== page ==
Paste: In the brewery’s original format, Red Brick Ale was a flagship, but I never got to sample it because I didn’t move to ATL until 2014. What style of beer was it, and when did it go away?
Lockhart: The original Red Brick Ale was basically an English-inspired brown ale. When the company name then changed to Red Brick, it became known as Red Brick Brown Ale, and then A-Town Brown. It was discontinued sometime in 2014 because brown ale has become an increasingly difficult style to sell, but down the road we want to bring in a more robust pilot system that will hopefully allow us to bring back some of those old favorites, along with new experiments. We still get a lot of requests for old beers like Red Brick Blonde.
Paste: What about the Laughing Skull sub-brand? Will those remains Laughing Skull, or will they be folded back into Atlanta Brewing Co.?
Lockhart: The Laughing Skull lineup will remain unchanged in general. We view that as a different piece of the company that doesn’t fit into our bigger portfolio—it stands alone, as it has.
Paste: In our blind tastings, we’ve noticed how beers like Soul of the City convey a much more modern brewing style than we’ve associated with Red Brick in the past. Do these reflect a change of philosophy for the brewery?
Lockhart: There’s no question. Gavin brings a fresh perspective to what we’re doing here, and a level of expertise we probably haven’t seen before. We’ve been fortunate to build off a lot of great brewers in our history, but Gavin brought a modern touch we haven’t seen before.
Wells: This is exemplified by a series of collaboration beers we’re doing, where we’ve partnered up with about 14 other breweries, many of them local in Atlanta and some friends from out of state. We’re hoping to show that not only are we making world-class beer in relevant styles, but also the recognition that the brewery has from our peers for what we’re trying to do.
Paste: That’s pretty cool; can you give me any examples of those collaboration beers?
Lockhart: We have two with the Wrecking Bar Brewpub—one of them at their place is a rosé-inspired IPA. At our place we did a really cool beer, something very unique, a barrel-fermented milk stout with coconut. We also have one with Southern Grist in Nashville, a birthday cake-inspired kettle sour called Best Birthday Ever.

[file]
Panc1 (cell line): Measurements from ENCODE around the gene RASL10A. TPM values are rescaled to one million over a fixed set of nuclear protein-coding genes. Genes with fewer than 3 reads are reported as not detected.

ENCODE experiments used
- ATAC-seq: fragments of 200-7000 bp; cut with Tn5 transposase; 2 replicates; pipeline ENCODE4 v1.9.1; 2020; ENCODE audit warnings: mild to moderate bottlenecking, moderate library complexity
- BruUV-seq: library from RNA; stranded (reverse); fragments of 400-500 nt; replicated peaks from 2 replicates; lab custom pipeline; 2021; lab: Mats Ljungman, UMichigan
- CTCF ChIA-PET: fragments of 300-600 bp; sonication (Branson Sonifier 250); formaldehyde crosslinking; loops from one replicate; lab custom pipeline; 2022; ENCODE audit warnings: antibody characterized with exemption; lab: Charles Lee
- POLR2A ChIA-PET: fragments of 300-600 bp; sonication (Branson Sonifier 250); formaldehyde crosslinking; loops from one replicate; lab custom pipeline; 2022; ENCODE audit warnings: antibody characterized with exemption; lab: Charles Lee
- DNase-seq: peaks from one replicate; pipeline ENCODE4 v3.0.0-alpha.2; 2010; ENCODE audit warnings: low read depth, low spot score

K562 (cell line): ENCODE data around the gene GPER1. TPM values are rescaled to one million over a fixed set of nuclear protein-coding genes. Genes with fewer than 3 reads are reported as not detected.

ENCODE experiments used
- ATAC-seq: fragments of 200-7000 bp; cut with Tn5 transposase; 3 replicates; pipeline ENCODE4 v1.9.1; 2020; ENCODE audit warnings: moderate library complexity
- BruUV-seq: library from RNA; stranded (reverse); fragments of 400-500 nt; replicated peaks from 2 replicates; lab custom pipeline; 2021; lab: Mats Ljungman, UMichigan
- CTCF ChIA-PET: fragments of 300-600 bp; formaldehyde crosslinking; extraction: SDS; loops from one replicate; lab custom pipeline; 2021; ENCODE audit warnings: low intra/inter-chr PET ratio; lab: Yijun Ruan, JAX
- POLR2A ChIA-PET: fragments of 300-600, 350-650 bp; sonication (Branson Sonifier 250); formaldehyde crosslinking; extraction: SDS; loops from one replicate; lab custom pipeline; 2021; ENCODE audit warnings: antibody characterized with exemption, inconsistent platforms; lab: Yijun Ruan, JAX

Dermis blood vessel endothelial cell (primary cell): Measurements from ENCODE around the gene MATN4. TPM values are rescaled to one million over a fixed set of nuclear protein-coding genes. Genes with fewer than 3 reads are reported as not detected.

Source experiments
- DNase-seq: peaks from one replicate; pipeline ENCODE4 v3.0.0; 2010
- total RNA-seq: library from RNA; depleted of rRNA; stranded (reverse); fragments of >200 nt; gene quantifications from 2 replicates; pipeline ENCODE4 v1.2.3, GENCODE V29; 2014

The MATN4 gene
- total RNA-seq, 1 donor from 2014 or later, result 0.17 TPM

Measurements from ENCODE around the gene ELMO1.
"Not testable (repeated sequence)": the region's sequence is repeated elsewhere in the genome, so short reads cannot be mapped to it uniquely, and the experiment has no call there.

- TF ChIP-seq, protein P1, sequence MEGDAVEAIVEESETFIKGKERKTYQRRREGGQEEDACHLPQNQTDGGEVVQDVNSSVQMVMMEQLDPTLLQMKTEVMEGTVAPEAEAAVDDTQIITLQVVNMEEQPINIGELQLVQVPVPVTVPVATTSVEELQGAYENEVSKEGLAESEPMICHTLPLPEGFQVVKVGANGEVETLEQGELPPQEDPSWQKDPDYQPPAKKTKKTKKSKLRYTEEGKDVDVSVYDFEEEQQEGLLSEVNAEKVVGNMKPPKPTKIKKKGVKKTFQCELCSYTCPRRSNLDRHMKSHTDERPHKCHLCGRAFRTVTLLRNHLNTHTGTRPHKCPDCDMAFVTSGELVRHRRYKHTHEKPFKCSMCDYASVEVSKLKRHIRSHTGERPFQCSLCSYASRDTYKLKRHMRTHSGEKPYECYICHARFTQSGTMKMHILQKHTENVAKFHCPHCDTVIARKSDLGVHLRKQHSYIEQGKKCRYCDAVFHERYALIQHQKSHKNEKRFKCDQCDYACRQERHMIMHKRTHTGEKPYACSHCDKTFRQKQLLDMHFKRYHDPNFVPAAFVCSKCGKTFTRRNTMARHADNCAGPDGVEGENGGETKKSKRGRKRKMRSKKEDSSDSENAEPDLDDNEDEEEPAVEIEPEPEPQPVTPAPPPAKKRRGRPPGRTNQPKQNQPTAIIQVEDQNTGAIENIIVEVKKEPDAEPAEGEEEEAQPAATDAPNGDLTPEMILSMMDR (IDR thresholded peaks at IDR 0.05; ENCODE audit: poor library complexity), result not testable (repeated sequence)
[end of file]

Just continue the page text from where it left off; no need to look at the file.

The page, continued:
Paste: How would you describe the nature of the Atlanta beer market in 2018? Is there anything that makes it or its customers unique, compared to other cities?
Lockhart: For me, I think we’re still a relatively young craft beer market. I grew up in Southern California and was drinking craft beer before I was supposed to be because it was part of the culture there in the ‘90s. I think on some level, the Atlanta market is still figuring out what it’s all about.
Wells: At the same time, I think we’ve got a pretty progressive craft beer community here, even if it’s not fully mature yet. These talented brewers around Atlanta have their ears to the ground about what’s happening around the country. The beer scene is following in the footsteps of the restaurant and cocktail scenes, and becoming increasingly innovative.
Paste: At the same time, does the influx of new Atlanta-area breweries represent a hurdle for the city’s oldest craft brewery as it turns 25?
Lockhart: Our daily challenge is “How do you stay relevant with consumers?” Brewing new, exciting beers is only part of it. You have to gain consumer confidence, and I think doing the name change is going to allow us to reintroduce ourselves, to invite people to pick up the brand and try it again for the first time in a while. We think those people will notice that the quality of the liquid in the package is better than it’s ever been.
Wells: There’s a lot of competition and it’s not going to get easier, but if we’re willing to change in order to meet this market, I think people will follow us.
The newly christened Atlanta Brewing Co. will celebrate its 25th anniversary with a party on Sept. 29, 2018. You can find more information on the brewery at its official web site and the newly rebranded Facebook page.
Jim Vorel is a Paste staff writer and resident beer guru. You can follow him on Twitter for more drink writing.